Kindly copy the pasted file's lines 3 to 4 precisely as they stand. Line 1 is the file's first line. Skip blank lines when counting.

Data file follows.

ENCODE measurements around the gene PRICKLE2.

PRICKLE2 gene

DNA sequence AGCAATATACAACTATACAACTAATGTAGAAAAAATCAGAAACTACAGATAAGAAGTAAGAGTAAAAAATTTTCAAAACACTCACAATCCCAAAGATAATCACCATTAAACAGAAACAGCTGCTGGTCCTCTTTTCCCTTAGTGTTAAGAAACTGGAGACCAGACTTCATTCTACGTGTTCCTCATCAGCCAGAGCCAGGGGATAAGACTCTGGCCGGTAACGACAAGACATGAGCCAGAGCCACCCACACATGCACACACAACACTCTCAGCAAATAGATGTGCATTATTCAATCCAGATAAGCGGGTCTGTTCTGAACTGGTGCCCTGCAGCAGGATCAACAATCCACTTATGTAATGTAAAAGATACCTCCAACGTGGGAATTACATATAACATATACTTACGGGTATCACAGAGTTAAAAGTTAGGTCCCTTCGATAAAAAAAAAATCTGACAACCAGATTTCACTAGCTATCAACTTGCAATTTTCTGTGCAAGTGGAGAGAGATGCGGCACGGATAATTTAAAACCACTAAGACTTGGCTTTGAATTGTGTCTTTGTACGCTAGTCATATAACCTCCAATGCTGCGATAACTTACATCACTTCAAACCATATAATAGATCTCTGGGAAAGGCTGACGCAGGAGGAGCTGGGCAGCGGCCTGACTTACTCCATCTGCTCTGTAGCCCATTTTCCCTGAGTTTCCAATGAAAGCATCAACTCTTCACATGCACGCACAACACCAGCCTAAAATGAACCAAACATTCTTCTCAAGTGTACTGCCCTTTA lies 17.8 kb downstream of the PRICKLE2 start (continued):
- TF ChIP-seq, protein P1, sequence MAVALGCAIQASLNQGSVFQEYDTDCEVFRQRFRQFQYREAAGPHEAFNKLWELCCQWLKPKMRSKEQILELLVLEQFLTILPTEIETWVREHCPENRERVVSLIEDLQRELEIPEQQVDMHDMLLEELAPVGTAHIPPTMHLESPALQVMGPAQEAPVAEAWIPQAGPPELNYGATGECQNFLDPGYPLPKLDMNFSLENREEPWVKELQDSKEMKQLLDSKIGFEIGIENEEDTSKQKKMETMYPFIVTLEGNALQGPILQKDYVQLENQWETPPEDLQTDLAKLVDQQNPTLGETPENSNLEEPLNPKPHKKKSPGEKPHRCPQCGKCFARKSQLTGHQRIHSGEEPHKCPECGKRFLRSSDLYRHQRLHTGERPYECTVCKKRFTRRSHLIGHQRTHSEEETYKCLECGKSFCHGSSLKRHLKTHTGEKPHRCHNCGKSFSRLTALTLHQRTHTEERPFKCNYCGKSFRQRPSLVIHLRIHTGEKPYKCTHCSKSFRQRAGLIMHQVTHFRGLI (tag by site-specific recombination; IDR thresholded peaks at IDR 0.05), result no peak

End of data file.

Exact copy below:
DNA sequence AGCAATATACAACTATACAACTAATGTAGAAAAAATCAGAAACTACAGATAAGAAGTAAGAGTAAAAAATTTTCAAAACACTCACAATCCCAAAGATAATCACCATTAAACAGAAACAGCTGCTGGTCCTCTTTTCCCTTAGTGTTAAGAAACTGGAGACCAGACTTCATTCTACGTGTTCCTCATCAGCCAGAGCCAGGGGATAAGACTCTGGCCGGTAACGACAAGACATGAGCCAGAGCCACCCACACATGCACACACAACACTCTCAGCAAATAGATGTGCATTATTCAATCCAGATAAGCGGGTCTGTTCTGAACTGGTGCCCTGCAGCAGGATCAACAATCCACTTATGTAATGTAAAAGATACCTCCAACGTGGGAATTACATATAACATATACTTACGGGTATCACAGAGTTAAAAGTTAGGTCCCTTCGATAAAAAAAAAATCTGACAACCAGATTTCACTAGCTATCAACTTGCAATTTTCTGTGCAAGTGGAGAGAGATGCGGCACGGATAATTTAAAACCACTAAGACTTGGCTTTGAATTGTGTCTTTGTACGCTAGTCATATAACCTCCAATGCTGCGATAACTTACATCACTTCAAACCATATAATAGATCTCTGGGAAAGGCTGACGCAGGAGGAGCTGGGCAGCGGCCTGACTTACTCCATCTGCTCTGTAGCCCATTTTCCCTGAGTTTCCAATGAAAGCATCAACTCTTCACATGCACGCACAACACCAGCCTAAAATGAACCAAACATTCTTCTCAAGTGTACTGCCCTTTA lies 17.8 kb downstream of the PRICKLE2 start (continued):
- TF ChIP-seq, protein P1, sequence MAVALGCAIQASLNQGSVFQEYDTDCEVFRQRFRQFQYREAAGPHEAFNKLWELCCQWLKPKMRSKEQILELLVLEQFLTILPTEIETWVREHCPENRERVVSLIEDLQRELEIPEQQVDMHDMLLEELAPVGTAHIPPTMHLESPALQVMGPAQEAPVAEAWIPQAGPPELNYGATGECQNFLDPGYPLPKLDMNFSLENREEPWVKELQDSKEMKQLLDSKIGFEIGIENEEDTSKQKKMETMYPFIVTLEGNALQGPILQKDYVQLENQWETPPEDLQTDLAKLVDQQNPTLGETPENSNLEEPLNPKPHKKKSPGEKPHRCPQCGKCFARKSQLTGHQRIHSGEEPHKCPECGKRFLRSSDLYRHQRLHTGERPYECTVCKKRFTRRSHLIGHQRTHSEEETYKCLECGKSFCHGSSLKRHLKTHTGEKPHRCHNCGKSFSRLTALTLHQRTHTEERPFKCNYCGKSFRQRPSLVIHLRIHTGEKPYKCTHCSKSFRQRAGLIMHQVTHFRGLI (tag by site-specific recombination; IDR thresholded peaks at IDR 0.05), result no peak